Our ability to find faces in virtually any context is one of the most well known visual effects of Pareidolia – from Marilyn Monroe in a pizza topping to an alien face on a rocky outcrop on Mars. We are naturally (genetically) drawn to faces, whether real or imagined, and it’s another tool exploited by marketers to attract, direct and hold attention. It’s fair to say that the use of facial attraction has mixed reviews. Many don’t just place faces in their content but also exploit other potentially valuable associations. Faces convey emotion and as readers we empathise with this. Assuming a positive image, we’ll project this as a positive virtue of the product or service being represented. Familiar faces have particular resonance – think about the number of celebrity endorsements out there. The orientation of a face and it’s direction of view can also be used to subconsciously steer our own navigation through content.
However, its fair to say that others report downsides or contrary findings. Given other well placed, high impact content, the inclusion of a face doesn’t always dominate our attention. There are also examples where unintentional faces can be distracting or where even real faces can draw attention from where we would really like our readers to be looking.
It’s a big subject and there’s lots more information, examples and debate online and I’ve included a few interesting references below. Of course great email is not just, arguably not at all, about design. But even just understanding the basics of how we visually process information can help us design layouts and place content to maximum effect. Like most aspects of designing the perfect email campaign there are principles and observations, but not one answer. Apply the principles, test and observe and use what works best for you and your audience.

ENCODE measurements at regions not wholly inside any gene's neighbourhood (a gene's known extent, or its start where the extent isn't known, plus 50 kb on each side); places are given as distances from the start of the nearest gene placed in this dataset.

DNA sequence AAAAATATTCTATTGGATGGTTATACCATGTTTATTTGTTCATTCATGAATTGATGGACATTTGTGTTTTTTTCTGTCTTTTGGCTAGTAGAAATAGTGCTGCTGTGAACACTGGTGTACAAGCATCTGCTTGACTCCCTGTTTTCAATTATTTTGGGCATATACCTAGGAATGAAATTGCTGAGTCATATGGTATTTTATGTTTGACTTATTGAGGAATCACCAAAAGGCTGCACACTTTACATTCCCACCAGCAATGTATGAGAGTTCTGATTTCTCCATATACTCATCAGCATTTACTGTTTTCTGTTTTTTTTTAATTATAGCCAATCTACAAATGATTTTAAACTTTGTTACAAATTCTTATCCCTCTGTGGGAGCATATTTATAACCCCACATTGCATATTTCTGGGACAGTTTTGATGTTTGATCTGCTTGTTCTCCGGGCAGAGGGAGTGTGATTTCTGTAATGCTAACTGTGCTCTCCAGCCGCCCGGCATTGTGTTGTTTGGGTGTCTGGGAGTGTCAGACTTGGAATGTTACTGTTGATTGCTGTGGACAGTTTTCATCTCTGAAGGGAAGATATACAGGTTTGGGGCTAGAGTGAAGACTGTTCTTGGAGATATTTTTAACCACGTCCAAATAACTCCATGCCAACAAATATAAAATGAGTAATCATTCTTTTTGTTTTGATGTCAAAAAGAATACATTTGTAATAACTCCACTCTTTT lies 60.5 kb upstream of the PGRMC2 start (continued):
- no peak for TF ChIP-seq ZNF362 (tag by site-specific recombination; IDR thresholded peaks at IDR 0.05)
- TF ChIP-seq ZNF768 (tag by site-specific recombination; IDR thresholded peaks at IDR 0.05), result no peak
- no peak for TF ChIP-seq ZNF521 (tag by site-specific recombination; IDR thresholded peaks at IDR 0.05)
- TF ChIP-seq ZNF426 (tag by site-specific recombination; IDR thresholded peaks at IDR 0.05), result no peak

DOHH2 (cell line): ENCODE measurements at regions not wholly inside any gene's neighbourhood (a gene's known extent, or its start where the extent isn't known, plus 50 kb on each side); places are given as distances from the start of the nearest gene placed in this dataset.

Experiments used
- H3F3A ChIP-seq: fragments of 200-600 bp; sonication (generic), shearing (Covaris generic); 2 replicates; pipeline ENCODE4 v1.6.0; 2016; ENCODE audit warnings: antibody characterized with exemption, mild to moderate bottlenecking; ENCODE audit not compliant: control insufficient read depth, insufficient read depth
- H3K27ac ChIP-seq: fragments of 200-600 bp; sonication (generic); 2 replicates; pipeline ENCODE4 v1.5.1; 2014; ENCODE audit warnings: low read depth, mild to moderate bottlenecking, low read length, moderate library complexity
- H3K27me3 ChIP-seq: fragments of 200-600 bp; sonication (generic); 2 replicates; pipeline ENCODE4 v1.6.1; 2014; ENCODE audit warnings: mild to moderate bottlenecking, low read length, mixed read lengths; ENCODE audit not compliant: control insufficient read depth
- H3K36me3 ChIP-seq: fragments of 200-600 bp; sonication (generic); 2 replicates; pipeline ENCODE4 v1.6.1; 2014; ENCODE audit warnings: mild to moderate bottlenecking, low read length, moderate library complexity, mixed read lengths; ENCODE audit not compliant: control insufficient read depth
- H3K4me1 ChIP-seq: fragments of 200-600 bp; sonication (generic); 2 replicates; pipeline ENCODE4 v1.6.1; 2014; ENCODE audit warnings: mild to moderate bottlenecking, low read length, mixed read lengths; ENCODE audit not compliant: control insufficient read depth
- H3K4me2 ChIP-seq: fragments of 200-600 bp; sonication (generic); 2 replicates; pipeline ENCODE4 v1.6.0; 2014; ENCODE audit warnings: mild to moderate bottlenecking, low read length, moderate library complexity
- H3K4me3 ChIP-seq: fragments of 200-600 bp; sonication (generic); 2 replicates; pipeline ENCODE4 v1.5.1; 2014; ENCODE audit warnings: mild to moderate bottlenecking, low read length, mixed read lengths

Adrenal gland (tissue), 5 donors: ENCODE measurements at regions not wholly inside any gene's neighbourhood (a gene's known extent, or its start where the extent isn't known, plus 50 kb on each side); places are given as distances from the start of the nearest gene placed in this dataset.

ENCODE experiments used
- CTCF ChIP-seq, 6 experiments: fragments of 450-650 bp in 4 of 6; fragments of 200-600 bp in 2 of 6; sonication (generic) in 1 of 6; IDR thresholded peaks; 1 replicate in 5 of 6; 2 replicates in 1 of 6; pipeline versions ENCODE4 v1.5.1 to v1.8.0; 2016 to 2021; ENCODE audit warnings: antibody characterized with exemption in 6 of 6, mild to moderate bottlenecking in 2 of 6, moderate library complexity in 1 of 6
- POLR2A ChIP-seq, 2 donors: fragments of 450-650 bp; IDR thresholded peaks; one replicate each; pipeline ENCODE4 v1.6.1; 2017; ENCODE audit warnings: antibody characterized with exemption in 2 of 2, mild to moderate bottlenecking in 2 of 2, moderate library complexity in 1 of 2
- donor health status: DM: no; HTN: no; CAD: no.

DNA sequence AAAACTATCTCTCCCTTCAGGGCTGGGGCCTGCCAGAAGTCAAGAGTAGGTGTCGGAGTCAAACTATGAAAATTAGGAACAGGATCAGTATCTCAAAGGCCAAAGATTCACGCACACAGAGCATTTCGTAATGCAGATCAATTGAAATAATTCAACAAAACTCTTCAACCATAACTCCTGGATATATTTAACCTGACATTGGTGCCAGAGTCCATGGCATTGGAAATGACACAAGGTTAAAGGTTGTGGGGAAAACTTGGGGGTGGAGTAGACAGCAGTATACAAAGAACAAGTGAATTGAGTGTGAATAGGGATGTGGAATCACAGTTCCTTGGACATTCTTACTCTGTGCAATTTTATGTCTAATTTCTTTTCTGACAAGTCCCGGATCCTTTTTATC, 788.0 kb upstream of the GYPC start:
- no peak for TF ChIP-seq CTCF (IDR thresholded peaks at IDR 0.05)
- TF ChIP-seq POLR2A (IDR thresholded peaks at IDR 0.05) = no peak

Here’s a quick summary of some key findings:
Readers of email scan content quickly. Use left justified headings, break text blocks into paragraphs and use other visual breaks in the vertical scroll to help them find what they want. Headings also provide useful return reference points.
The F-shape. The top is generally a hot area so use it to display key components, summaries and navigation aids, but beware the potential for banner blindness. Top images and rambling introductions are likely to be skipped.
Left is also important. Left justify and left load your important words and content. The further down we scroll thee more left orientated we become.
Email readers are looking for information so text has a strong bias over images, especially where the image is decorative or adds little extra value. Numbers are perceived as valuable information and including them as numeric characters will help them stand out.
High contrast can attract attention. Faces also draw the eye but beware of distracting readers away from key content or calls to action.
Multiple columns require more cognitive processing but this can also focus attention to achieve a deeper level of comprehension. Equally, multiple columns encourages scanning which can be useful for catalogue type content.
- Unfolding the fold (insights into webpage scroll) – Clicktale
- The myth of the page fold: evidence from user testing – CXPartners
- 7 Marketing Lessons from Eye-Tracking Studies – kismetrics
- Email Newsletters: Surviving Inbox Congestion – NNGroup
- Powerful Takeaways from Eye Tracking Studies – QuickSprout
- Surprising Insights From a 200 Website Eye-Tracking Study – EyeQuant
- Eyetracking Study Reveals What People Actually Look At When Shopping Online – Co.Design
- Eye tracking in email marketing – EDISONDA